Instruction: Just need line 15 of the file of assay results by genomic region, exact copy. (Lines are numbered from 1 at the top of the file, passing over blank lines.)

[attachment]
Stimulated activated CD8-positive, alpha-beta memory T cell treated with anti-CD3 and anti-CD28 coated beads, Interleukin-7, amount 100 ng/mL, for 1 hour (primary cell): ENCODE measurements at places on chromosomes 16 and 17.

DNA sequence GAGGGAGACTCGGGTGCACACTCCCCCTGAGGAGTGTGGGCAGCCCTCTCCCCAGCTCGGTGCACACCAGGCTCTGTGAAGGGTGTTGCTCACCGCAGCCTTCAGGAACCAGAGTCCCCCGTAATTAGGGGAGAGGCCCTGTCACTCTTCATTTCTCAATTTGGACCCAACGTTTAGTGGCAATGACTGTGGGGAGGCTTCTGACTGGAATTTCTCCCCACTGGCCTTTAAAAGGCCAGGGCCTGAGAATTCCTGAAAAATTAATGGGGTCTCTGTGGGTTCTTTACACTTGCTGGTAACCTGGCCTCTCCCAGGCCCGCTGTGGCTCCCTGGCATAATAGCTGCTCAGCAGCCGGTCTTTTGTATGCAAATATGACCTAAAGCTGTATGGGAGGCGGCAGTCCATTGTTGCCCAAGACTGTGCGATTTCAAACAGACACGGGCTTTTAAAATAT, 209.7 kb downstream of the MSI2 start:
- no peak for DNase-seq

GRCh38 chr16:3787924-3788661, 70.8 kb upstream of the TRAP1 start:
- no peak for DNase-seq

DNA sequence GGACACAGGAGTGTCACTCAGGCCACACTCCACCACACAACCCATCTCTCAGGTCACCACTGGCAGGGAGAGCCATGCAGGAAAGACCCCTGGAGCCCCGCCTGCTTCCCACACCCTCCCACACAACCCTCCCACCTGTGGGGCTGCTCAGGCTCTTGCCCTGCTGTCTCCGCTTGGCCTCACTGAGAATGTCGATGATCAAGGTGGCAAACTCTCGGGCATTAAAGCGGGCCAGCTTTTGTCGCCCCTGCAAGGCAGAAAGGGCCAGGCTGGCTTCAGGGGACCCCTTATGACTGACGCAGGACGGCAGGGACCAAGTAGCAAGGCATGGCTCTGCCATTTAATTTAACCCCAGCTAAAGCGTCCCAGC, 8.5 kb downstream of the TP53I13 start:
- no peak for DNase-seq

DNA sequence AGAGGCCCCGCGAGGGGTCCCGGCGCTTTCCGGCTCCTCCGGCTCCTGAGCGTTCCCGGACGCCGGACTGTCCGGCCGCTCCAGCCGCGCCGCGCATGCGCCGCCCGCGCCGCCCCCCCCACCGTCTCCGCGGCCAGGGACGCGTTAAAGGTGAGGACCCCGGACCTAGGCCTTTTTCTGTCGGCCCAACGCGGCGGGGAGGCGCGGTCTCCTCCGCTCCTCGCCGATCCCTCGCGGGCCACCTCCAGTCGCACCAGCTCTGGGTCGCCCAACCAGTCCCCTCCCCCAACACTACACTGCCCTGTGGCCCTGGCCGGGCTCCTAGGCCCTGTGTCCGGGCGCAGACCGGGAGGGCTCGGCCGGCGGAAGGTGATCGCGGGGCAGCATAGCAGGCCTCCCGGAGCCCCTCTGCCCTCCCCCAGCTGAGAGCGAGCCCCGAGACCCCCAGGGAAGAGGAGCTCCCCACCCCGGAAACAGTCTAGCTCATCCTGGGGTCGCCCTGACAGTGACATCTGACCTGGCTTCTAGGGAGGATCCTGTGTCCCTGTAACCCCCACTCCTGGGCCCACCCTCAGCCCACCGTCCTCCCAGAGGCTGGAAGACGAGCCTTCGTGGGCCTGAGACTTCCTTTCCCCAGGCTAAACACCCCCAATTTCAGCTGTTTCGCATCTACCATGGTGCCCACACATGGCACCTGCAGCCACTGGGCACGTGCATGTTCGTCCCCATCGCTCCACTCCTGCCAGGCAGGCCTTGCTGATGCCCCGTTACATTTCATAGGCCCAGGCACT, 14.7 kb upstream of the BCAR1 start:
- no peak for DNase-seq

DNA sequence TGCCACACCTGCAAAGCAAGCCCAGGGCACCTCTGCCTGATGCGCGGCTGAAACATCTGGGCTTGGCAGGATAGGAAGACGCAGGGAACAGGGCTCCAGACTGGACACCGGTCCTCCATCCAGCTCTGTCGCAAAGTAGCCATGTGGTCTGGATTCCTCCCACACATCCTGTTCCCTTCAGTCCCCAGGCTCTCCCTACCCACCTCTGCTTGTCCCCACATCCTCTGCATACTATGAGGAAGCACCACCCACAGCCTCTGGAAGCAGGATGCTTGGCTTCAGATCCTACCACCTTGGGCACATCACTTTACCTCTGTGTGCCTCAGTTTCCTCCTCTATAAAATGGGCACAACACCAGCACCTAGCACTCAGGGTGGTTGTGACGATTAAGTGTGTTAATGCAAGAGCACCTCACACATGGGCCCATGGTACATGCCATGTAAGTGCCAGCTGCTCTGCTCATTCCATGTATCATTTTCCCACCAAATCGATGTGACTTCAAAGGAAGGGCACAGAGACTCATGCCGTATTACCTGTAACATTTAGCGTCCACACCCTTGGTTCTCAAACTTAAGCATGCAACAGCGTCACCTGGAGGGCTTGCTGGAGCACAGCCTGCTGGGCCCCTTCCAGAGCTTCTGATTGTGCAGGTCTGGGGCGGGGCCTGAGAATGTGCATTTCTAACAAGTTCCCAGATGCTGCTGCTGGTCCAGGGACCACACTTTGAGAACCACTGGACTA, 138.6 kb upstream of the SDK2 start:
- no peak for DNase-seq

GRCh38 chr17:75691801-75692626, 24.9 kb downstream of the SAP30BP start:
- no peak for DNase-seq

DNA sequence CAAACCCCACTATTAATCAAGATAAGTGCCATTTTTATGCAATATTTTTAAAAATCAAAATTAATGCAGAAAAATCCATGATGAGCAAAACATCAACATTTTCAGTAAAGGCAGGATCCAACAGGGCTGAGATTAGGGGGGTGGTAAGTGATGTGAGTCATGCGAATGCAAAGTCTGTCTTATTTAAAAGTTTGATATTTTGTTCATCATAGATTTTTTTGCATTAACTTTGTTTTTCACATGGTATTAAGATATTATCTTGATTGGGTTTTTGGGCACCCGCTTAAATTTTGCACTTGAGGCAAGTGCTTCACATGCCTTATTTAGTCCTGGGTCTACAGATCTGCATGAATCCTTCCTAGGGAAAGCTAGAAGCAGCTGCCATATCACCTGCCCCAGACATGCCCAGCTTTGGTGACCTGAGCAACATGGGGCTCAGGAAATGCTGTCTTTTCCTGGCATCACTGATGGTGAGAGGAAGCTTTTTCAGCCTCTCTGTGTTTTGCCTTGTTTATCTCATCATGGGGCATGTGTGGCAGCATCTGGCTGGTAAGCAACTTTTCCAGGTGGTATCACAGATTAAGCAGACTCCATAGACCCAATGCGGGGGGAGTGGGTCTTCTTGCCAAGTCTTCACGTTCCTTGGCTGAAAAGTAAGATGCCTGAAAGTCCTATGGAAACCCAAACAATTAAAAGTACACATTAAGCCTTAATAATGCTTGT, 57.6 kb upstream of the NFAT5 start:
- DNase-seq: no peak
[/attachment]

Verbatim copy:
- DNase-seq: no peak